In Thompson v. Oklahoma (1988), a plurality of the Court determined that our standards of decency do not permit the execution of any offender under the age of 16 at the time of the crime. The plurality opinion explained that no death penalty State that had given express consideration to a minimum age for the death penalty had set the age lower than 16. The plurality also observed that "[t]he conclusion that it would offend civilized standards of decency to execute a person who was less than 16 years old at the time of his or her offense is consistent with the views that have been expressed by respected professional organizations, by other nations that share our Anglo-American heritage, and by the leading members of the Western European community." The opinion further noted that juries imposed the death penalty on offenders under 16 with exceeding rarity; the last execution of an offender for a crime committed under the age of 16 had been carried out in 1948, 40 years prior.

Bringing its independent judgment to bear on the permissibility of the death penalty for a 15-year-old offender, the Thompson plurality stressed that "[t]he reasons why juveniles are not trusted with the privileges and responsibilities of an adult also explain why their irresponsible conduct is not as morally reprehensible as that of an adult." According to the plurality, the lesser culpability of offenders under 16 made the death penalty inappropriate as a form of retribution, while the low likelihood that offenders under 16 engaged in "the kind of cost-benefit analysis that attaches any weight to the possibility of execution" made the death penalty ineffective as a means of deterrence. With Justice O'Connor concurring in the judgment on narrower grounds, the Court set aside the death sentence that had been imposed on the 15-year-old offender.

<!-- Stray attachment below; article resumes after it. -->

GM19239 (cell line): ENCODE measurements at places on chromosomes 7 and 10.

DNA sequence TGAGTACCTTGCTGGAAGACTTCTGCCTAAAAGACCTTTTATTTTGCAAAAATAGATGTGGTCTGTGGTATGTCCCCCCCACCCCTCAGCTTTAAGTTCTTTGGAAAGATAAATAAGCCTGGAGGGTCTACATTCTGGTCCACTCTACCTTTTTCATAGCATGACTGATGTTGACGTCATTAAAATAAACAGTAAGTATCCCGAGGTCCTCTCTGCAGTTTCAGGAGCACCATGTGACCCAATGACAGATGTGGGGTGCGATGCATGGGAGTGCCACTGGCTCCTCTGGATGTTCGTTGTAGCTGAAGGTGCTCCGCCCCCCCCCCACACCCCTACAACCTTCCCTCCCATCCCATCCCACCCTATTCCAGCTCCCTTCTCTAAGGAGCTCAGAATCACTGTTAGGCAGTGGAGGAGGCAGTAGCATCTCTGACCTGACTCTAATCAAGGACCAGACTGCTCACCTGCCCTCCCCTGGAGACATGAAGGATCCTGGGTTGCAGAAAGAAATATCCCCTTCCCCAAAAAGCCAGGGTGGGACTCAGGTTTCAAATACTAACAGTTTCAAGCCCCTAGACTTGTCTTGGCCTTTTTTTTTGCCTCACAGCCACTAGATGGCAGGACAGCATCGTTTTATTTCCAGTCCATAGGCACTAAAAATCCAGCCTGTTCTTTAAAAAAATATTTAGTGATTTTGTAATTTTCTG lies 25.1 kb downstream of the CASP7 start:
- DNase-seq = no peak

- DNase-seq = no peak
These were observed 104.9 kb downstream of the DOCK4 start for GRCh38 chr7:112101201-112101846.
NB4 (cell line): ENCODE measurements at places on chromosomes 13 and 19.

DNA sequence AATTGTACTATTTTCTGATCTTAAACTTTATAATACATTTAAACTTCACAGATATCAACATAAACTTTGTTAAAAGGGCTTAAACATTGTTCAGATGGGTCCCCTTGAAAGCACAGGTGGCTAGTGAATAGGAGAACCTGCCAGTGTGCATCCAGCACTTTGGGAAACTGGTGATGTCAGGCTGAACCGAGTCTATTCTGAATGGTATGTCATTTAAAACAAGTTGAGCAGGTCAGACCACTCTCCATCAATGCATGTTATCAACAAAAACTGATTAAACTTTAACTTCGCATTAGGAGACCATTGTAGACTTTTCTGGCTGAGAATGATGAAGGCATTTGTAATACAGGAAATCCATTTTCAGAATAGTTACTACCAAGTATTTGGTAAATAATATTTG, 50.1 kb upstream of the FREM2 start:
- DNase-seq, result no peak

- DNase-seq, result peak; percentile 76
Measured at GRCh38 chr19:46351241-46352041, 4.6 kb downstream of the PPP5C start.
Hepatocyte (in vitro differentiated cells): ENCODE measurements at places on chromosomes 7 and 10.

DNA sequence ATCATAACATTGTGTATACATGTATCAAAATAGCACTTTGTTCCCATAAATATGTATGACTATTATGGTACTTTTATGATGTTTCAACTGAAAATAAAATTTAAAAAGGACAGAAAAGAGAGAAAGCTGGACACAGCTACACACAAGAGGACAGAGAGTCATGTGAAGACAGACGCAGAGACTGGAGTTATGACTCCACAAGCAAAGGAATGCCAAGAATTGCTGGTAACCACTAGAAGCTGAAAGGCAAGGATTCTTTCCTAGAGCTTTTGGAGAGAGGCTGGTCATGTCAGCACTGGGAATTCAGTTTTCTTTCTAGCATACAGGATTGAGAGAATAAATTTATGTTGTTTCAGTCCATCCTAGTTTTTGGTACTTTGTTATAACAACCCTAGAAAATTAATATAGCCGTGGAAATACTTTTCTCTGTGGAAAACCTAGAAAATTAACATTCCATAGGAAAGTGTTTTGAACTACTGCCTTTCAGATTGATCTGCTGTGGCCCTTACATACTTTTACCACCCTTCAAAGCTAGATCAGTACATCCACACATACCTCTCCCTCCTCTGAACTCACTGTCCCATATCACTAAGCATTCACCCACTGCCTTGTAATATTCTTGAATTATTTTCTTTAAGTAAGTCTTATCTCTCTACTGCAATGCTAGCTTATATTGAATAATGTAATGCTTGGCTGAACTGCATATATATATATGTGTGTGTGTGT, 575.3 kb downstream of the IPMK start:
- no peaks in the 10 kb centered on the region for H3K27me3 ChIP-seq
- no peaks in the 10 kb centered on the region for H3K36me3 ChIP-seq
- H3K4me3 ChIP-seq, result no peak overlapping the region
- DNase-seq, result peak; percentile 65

The next year, in Stanford v. Kentucky, (1989), the Court, over a dissenting opinion joined by four Justices, referred to contemporary standards of decency in this country and concluded the Eighth and Fourteenth Amendments did not proscribe the execution of juvenile offenders over 15 but under 18. The Court noted that 22 of the 37 death penalty States permitted the death penalty for 16-year-old offenders, and, among these 37 States, 25 permitted it for 17-year-old offenders. These numbers, in the Court's view, indicated there was no national consensus "sufficient to label a particular punishment cruel and unusual."...

The same day the Court decided Stanford, it held that the Eighth Amendment did not mandate a categorical exemption from the death penalty for the mentally retarded. Penry v. Lynaug (1989)....

Three Terms ago the subject was reconsidered in Atkins. We held that standards of decency have evolved since Penry and now demonstrate that the execution of the mentally retarded is cruel and unusual punishment. The Court noted objective indicia of society's standards, as expressed in legislative enactments and state practice with respect to executions of the mentally retarded. When Atkins was decided only a minority of States permitted the practice, and even in those States it was rare. On the basis of these indicia the Court determined that executing mentally retarded offenders "has become truly unusual, and it is fair to say that a national consensus has developed against it." Id., at 316.